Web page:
#34: On Hungarian Christmas Cookies

#34: On Hungarian Christmas Cookies

So we had decided to share favorite Christmas recipes in December and share a story associated with them. I immediately knew which recipe I wanted to share, but I don’t really have a story that goes with them, other than that we have made them every Christmas for as far back as I can remember, and it wouldn’t be Christmas without them.

I am going to share with you my Hungarian grandmother’s recipe for kish kiffles. These are Hungarian cookies, and I have been told the name means “little crescent”. Now, in as much as I don’t speak Hungarian, I cannot verify this fact. I did, however, see a similarly shaped cookie in Budapest and they were also called kish kiffles, so I feel somewhat confident in sharing this translation. I think they are also similar to what the other Eastern European countries call rugelach and I’ve seen similar recipes that call them butterhorns. There is also another cookie simply called kiffles, which is one of my father’s favorites of my grandmother’s; however, that recipe is a little labor intensive. And, while mom and I have made those successfully in the past, last year we tried them and they were a complete disaster. I will not be able to share THAT story with the same flair as Renee could, so I won’t try, but suffice it to say – if a recipe involves yeast, letting the dough rise LONGER than directed is NOT RECOMMENDED. We are going to try a non-yeast version this year, if that turns out, then I may share that recipe with you next year.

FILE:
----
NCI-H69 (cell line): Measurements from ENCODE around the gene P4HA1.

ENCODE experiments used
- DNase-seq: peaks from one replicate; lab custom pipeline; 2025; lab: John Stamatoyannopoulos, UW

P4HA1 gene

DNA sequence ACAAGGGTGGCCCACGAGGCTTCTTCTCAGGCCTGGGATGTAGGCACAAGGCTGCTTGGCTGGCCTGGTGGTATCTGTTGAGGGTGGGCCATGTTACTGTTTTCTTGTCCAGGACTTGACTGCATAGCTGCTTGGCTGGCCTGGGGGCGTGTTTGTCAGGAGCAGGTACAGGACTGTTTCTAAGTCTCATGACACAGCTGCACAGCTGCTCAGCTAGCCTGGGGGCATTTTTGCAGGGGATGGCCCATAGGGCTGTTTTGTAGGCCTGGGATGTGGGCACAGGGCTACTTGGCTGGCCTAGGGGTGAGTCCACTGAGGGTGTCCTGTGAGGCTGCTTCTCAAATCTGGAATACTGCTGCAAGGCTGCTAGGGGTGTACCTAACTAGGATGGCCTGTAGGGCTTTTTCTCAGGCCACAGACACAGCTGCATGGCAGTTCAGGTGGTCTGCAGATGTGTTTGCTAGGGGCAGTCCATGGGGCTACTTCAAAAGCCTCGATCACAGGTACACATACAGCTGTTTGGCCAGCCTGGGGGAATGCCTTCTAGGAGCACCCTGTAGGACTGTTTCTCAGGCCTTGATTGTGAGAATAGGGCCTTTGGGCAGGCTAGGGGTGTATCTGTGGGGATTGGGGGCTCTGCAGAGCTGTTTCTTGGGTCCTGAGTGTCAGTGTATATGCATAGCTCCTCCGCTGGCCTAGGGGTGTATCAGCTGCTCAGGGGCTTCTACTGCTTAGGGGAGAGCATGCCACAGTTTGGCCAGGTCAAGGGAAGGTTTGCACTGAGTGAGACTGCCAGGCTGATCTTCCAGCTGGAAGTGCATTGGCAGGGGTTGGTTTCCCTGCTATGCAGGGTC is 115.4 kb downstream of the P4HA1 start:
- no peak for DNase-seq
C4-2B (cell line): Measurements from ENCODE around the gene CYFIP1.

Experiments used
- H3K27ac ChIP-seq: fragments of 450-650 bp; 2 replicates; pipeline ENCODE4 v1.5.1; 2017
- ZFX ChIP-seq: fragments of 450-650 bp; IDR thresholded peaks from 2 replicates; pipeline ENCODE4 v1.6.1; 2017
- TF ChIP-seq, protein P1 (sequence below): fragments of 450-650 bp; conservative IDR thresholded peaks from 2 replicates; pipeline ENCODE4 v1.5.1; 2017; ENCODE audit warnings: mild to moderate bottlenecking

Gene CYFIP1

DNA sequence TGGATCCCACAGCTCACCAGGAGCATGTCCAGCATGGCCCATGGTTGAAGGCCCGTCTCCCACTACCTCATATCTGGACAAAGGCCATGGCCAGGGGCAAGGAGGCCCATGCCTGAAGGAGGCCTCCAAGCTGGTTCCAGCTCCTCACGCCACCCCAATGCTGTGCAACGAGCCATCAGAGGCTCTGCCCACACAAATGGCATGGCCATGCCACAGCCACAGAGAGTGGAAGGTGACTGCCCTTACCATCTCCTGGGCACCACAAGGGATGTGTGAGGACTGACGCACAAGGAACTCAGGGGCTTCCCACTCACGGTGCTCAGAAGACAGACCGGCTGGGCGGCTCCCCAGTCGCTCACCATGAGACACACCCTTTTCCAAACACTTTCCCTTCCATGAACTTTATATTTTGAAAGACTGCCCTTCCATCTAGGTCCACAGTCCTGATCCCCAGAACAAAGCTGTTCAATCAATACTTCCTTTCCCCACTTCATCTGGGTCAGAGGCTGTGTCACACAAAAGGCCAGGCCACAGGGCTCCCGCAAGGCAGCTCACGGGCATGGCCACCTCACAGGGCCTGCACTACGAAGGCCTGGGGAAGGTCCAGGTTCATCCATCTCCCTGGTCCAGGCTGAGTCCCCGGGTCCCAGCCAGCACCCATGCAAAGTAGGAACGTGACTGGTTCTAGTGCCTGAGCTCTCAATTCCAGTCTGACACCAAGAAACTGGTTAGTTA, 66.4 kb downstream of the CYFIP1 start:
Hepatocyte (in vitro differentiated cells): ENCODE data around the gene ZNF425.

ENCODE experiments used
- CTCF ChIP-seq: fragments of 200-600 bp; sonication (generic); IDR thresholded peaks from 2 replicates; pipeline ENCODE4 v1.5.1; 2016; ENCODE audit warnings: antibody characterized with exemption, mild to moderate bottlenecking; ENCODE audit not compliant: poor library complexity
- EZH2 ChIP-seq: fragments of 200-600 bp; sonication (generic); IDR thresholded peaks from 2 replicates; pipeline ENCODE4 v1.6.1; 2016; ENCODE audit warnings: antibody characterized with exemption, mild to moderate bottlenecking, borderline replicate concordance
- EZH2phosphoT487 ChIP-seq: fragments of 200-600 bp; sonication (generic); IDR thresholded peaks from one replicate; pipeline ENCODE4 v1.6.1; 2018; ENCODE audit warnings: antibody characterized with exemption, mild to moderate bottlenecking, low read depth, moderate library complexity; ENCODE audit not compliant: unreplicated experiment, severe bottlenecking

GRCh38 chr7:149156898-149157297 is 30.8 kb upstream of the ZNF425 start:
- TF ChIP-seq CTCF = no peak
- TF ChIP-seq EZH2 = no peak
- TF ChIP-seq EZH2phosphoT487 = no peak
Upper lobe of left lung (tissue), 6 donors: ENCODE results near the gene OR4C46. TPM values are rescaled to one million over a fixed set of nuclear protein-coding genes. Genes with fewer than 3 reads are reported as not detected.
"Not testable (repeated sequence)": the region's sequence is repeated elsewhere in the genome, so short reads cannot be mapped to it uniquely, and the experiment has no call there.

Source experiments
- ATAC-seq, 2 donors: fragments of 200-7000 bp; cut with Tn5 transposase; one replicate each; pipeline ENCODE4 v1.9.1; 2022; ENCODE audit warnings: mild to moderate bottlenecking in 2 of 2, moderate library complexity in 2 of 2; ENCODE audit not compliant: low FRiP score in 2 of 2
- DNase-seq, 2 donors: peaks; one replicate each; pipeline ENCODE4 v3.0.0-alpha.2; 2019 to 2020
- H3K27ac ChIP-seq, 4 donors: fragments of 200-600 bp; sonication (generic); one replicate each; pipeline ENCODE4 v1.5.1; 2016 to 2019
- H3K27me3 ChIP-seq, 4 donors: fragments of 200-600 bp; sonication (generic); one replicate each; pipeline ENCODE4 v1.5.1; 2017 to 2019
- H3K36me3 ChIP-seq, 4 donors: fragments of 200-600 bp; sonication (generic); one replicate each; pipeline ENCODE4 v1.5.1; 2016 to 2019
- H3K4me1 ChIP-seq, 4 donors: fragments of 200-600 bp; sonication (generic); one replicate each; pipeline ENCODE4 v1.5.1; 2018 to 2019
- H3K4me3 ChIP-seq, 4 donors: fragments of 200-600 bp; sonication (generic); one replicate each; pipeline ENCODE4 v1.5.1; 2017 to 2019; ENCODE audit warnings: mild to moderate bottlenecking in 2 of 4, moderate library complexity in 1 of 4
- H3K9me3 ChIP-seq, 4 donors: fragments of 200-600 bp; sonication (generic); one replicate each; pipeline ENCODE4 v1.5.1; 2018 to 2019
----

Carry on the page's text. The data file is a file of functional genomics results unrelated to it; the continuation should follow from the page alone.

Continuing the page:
Anyway – here is the recipe for kish kiffles. We have been making kish kiffles, without incident, forever, so you should be good to go. As a plus, they can also be considered a breakfast pastry – so if you want a cookie that can be both snack and, justifiably, breakfast, here is a recipe for you. And yes, you are reading this after Christmas, so if you need an excuse – make them for your New Year’s Day breakfast.

Note – Yes, you read that correctly – the recipe does call for cottage cheese – you won’t be able to tell once they are baked – I promise!!!

8oz cottage cheese
1 C butter
2 C flour
¼ C sugar
½ tsp cinnamon
1 C chopped walnuts
melted butter
powdered sugar

Mix first three ingredients together. Then roll into 3 equal-sized balls and chill. Mix together the cinnamon, sugar and nuts. Roll first ball into a circle (dough will be fairly thin). Spread with melted butter, and then sprinkle nut mixture on top. Using pastry cutter/wheel cut circle into triangles. Roll each triangle into a crescent shape – starting at fat end and ending with short end.

Place on cookie sheets and bake at 400 for 15 minutes. Place on cooling rack and dust with powdered sugar while cookies are still warm. Enjoy. (Repeat with other two balls.)

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